History of the 1925 Nome Serum Run

January 31: (continued from p. 2) Starting out at Ungalik after dark, Seppala's lead dog, the famous Togo, leads the team straight through the dark, across the very dangerous ice of Norton Sound.  The team arrives at the roadhouse at Isaac's Point, on the far side of the route over the sound, at 8 P.M.  In one day, Seppala's team has traveled 84 miles (135 kilometers), averaging 8 miles per hour (13 kilometers per hour). 

February 1: After resting, the team set out again at 2 A.M., into the full raging power of the storm.  During the night, the wind increased to at least 65 mph (105 kph).  Seppala had the team travel back down onto the pack ice of the sound, following the shoreline.  It was risky as the ice was starting to break up.  They returned to shore in order to cross over Little McKinley Mountain, a climb of 5,000 feet (1,500 meters).  After descending to the next roadhouse at Golovin, Seppala passes the antitoxin to driver Charlie 3 A.M.  The number of cases of diphtheria, in Nome, are now at 28 (the antitoxin en route is enough to treat only 30).  The winds by now are raging at 80 mph (129 kph), and Welch orders a stop to the relay until the storm passes, reasoning that a delay of the antitoxin's arrival is better than the risk of losing it entirely.  Messages are left at Solomon and Port Safety before the lines go dead.

Olson is blown off the trail, and suffers severe frostbite on his hands while putting blankets on his dogs.  The wind chill is now -70° F (-57° C).  He arrives at Bluff at 7 P.M. in poor shape.  The next driver, Gunnar Kaasen, decides to wait until 10 P.M. for the storm to break.  However, with it only getting worse, and fearing that the trail would soon be completely obscured by snow drifts, he risks heading out into a strong headwind, with his lead dog, Balto, up in front.  Kaasen travels through the night...through drifts and river overflow over 600-foot (180-meter) Topkok Mountain.  Balto leads the team through visibility so poor that Kaasen could not always see the dogs harnessed closest to the sled.  He was two miles past the town of Solomon, where he was supposed to pass the antitoxin on, before he realized it.  Making a decision which will trouble him later, he decides to go on.  The winds from this point onward are so bad, that the sled flips over, dumping the antitoxin into a deep snow drift in the dark.  Stopping the team, Kaasen rights the sled and desperately begins digging in search of the antitoxin.  Removing his gloves (and exposing his bare hands to the icy wind and snow), in order to better feel around for the package, he eventually manages to stumble upon it, but acquires frostbite on his hands in the process.  Getting the team back up, he presses onward.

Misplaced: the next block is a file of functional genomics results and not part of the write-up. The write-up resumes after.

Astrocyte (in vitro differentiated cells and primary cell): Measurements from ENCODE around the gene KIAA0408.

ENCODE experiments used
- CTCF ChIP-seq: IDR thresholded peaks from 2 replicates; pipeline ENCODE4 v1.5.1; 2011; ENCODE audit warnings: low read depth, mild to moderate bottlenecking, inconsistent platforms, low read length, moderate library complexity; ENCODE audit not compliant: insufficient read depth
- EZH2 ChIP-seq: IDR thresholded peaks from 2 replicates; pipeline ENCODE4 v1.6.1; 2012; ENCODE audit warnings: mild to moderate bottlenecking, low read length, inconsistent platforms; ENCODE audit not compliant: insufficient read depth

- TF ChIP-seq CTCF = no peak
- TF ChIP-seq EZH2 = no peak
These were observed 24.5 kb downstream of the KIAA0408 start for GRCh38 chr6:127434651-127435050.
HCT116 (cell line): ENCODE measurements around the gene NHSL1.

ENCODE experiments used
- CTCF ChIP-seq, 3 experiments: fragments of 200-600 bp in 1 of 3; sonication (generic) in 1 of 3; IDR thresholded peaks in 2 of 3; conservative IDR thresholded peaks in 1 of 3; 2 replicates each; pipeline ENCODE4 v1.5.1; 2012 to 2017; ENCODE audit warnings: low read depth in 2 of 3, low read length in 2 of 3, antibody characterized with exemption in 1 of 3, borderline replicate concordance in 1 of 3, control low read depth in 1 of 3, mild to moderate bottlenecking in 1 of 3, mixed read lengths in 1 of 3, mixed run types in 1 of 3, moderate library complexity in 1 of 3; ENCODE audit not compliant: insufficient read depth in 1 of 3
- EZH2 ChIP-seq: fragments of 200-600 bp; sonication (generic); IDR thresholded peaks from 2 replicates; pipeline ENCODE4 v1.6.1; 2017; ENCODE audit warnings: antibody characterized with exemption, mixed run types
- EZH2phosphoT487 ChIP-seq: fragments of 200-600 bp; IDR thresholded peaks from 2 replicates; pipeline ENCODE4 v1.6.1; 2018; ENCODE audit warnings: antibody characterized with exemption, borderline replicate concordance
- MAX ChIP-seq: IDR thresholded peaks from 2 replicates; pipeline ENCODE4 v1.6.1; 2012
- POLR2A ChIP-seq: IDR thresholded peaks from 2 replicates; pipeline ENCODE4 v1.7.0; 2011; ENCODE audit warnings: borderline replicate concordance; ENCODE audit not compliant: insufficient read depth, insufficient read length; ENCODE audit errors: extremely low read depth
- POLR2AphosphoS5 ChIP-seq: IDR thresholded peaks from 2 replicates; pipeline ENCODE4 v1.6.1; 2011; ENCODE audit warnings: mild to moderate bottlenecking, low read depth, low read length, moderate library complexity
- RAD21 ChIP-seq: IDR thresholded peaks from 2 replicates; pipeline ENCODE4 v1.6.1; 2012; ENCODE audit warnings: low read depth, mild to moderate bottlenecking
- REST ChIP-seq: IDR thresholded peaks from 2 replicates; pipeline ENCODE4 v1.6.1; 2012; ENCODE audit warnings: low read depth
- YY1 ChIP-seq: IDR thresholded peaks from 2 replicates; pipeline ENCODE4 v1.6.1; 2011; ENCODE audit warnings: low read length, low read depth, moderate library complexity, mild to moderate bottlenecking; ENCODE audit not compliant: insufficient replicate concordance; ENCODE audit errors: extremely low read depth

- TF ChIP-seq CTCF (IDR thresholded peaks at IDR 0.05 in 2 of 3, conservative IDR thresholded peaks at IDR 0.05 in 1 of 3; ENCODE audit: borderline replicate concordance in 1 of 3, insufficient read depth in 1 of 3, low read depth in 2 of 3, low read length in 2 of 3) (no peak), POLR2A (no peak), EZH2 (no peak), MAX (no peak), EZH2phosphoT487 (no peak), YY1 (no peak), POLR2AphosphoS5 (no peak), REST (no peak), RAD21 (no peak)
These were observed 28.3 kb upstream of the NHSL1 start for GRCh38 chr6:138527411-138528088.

February 2: Kaasen arrives at Point Safety ahead of schedule, at 3 A.M.  Ed Rohn, the next driver in the relay, believing that Kaasen and the relay were halted at Solomon, is asleep, which is how Kaasen finds him.  The weather has improved a little, so Kaasen makes a second decision which will trouble him down through the years...he does not wake Rohn (figuring it would take time to get Rohn ready, and his team harnessed), but again decides to press on after a short rest (and a chance to warm the antitoxin).  Kaasen goes back out to his team and drives them on the last 25 miles (40 kilometers) to Nome, arriving on Front Street in the town at 5:30 A.M., and pulling up to the Merchants & Miners Bank.  He stumbles to the front of the team, collapses before a few early-risen witnesses, who report that his only words (about Balto) are "damn fine dog".

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